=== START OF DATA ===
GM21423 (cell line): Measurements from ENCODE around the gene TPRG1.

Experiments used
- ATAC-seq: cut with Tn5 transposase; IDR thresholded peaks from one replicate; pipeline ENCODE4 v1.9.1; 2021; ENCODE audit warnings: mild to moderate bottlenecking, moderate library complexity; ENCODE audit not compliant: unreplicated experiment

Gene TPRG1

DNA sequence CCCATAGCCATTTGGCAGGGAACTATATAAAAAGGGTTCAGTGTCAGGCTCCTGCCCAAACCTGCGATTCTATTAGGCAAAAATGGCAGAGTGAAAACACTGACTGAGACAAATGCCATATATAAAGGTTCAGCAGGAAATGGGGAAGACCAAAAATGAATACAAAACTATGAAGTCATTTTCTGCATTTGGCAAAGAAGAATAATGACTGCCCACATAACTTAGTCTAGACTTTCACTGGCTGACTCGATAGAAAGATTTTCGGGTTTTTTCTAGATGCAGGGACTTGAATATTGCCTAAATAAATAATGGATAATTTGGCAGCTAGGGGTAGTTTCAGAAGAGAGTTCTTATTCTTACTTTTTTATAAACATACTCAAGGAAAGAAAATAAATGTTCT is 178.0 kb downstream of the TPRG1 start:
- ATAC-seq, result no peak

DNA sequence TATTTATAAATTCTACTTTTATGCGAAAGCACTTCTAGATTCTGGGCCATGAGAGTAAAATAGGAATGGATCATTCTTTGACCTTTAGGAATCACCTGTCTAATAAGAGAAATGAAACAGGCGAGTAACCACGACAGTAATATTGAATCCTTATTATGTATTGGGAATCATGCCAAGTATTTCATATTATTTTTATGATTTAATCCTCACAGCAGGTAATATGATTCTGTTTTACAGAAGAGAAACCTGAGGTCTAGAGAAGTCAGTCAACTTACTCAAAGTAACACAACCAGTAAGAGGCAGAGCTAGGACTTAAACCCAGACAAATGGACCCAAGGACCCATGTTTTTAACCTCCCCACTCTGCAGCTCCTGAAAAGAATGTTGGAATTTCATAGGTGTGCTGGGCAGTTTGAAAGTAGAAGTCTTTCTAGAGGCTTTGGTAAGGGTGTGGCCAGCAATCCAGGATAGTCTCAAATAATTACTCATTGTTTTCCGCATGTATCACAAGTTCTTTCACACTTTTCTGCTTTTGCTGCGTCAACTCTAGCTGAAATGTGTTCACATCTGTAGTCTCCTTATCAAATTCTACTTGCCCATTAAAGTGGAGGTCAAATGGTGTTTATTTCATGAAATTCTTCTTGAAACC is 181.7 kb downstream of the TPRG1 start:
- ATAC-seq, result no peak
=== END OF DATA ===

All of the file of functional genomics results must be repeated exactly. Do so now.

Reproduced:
GM21423 (cell line): Measurements from ENCODE around the gene TPRG1.

Experiments used
- ATAC-seq: cut with Tn5 transposase; IDR thresholded peaks from one replicate; pipeline ENCODE4 v1.9.1; 2021; ENCODE audit warnings: mild to moderate bottlenecking, moderate library complexity; ENCODE audit not compliant: unreplicated experiment

Gene TPRG1

DNA sequence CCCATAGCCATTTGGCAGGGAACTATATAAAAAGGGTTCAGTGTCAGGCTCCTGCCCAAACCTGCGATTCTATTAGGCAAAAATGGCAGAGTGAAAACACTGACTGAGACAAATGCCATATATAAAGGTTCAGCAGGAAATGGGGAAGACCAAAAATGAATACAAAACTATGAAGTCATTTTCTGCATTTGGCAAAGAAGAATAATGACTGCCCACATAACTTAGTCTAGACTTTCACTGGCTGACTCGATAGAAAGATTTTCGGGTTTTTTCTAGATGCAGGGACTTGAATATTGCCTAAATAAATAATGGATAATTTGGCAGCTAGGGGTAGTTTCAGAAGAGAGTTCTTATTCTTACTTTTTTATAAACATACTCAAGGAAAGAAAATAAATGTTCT is 178.0 kb downstream of the TPRG1 start:
- ATAC-seq, result no peak

DNA sequence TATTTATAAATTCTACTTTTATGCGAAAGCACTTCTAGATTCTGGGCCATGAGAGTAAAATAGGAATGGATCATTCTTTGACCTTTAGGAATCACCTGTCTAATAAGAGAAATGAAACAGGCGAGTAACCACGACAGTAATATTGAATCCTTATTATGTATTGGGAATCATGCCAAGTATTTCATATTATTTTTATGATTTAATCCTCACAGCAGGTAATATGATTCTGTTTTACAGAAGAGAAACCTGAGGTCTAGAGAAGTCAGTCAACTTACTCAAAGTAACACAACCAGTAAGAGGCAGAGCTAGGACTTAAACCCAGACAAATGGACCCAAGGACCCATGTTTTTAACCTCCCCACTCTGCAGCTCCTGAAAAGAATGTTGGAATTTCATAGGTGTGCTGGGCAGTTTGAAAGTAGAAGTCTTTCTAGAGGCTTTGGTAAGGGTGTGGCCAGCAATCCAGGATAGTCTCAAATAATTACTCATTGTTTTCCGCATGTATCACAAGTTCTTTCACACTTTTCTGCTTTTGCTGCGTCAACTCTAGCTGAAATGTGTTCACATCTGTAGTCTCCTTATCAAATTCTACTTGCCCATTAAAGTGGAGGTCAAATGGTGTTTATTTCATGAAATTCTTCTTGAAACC is 181.7 kb downstream of the TPRG1 start:
- ATAC-seq, result no peak